Recipe: Butterscotch Lace Cookies

butterscotch cookies recipe

Welcome to Day 2 of Jersey Bites’ 12 Days of Cookies! Today’s recipe is for Butterscotch Lace Cookies, from Christine Van Arsdalen.

Christmas in my family means your freezer becomes the home of 10 or more cans of holiday cookies. Though one is rather short and the other has pointy ears, the white-haired individuals who make all those cookies are my Gram and Pop, not elves in a tree. These beloved cookies are a collection of recipes gathered over the years from Betty Crocker, a school lunch lady, and my great grandmother. Over 50 years and a lot of practice later, each one has been refined and adjusted to produce the perfect cookie.

The family favorites were eventually compiled into what my sister and I call “The Cookie Bible.” The 1970’s looking hand typed packet contains the perfected recipes complete with my grandmothers notes.  Being that I can’t share them all I chose to share my favorite, a warm buttery cookie that is sure to melt your heart this winter.

Butterscotch Lace Cookies

1 cup butter or margarine, melted
1 ½ cups brown sugar (packed)
2 ¼ cups rolled oats
½ tsp. salt
3 tbsp. flour
1 egg, slightly beaten
1 tsp. vanilla

1. Add sugar to butter or margarine; pour over rolled oats. Let stand at room temperature overnight so oats absorb butter.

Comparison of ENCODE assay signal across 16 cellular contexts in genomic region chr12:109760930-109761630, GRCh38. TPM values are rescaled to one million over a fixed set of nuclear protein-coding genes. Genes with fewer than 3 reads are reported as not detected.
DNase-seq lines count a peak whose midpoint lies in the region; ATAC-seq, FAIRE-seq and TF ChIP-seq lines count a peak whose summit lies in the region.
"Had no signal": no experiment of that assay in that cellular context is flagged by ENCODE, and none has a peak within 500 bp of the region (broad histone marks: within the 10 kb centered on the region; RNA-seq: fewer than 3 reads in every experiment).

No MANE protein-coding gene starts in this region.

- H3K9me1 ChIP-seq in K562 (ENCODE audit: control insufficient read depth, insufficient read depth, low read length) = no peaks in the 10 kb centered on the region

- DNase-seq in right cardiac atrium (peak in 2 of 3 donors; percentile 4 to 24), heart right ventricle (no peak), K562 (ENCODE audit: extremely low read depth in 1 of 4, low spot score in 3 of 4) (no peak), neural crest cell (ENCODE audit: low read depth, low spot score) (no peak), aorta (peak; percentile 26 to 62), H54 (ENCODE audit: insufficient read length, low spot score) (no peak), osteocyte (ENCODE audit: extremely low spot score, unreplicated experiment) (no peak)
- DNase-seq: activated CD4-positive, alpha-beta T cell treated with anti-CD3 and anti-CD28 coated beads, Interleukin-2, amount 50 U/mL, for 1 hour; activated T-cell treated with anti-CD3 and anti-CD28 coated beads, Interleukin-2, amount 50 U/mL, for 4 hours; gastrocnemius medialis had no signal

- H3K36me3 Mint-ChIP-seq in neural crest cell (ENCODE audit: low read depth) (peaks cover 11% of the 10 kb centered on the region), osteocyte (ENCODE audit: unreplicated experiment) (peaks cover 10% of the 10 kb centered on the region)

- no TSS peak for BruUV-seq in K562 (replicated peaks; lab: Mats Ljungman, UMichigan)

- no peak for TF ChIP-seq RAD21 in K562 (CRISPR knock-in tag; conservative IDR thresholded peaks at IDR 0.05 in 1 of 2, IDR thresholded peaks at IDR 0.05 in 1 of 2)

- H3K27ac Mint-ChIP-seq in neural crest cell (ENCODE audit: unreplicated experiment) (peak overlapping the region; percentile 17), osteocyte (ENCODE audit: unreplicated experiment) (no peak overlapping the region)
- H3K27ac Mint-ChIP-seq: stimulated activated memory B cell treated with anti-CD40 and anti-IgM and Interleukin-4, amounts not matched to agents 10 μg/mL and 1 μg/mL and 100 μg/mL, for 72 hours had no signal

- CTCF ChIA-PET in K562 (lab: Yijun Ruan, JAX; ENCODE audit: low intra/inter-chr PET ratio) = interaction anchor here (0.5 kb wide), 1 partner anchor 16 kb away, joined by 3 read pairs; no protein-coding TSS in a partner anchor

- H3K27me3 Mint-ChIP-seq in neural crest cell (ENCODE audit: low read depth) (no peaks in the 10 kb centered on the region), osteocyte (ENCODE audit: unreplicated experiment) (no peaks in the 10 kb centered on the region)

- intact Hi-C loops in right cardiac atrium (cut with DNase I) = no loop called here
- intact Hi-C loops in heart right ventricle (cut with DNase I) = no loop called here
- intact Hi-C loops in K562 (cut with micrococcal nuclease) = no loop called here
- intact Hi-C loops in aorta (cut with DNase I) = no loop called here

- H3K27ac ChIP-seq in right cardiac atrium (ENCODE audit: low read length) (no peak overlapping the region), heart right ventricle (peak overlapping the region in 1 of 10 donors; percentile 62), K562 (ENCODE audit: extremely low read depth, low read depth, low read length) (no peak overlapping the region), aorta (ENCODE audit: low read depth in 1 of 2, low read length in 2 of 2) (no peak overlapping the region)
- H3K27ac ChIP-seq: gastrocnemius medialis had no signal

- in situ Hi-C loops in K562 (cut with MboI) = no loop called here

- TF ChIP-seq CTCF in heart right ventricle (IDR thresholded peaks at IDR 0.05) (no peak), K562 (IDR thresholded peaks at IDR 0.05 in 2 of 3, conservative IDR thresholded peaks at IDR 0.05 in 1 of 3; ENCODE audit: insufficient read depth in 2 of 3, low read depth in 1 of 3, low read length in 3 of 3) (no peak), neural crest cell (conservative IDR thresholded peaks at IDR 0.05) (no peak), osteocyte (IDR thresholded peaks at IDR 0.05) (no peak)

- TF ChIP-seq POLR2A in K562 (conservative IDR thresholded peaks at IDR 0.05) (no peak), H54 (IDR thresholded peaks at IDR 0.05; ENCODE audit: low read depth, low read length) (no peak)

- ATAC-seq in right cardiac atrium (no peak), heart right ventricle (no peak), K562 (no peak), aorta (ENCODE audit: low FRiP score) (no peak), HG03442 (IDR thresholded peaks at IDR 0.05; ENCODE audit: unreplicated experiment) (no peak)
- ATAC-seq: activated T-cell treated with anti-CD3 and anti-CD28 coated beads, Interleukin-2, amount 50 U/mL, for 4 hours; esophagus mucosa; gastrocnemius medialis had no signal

2. Heat oven to 375°F.  Mix remaining ingredients into oats. Drop level teaspoonfuls of dough 2 inches apart on heavily greased baking sheet. Bake only 12 cookies on a sheet.
3. Bake 5 to 7 minutes or until brown around edges. Allow to remain on sheet a few minutes, until firm, then immediately remove with spatula to cooling rack.

NOTE: Do not make these cookies in hot, humid weather, as cookies absorb moisture and become limp.

Makes 11-12 dozen, medium sized.

Christine Van Arsdalen is a born-and-raised Jersey Girl, native to central and coastal NJ. As the author of the blog the Dexterous Diner, Christine chronicles her efforts as she indulges her foodie side on her very small budget which she likes to call “champagne dining on a beer budget.” She grew up being yelled at by an old Italian woman in the kitchen who was, surprisingly, not her mother. Her love of food grew from a combination of cooking in a restaurant and fond memories of creating scrumptious meals from scratch with her father. Today, she travels around the state of New Jersey and beyond searching for new twists on her old favorites: foods that bring you back to your childhood in a modern and sophisticated way. She loves unexpected and creative combinations, both in the food she eats and cooks. Though her palate has become more refined, she is still excited by a grilled cheese sandwich; that, and a great cup of coffee.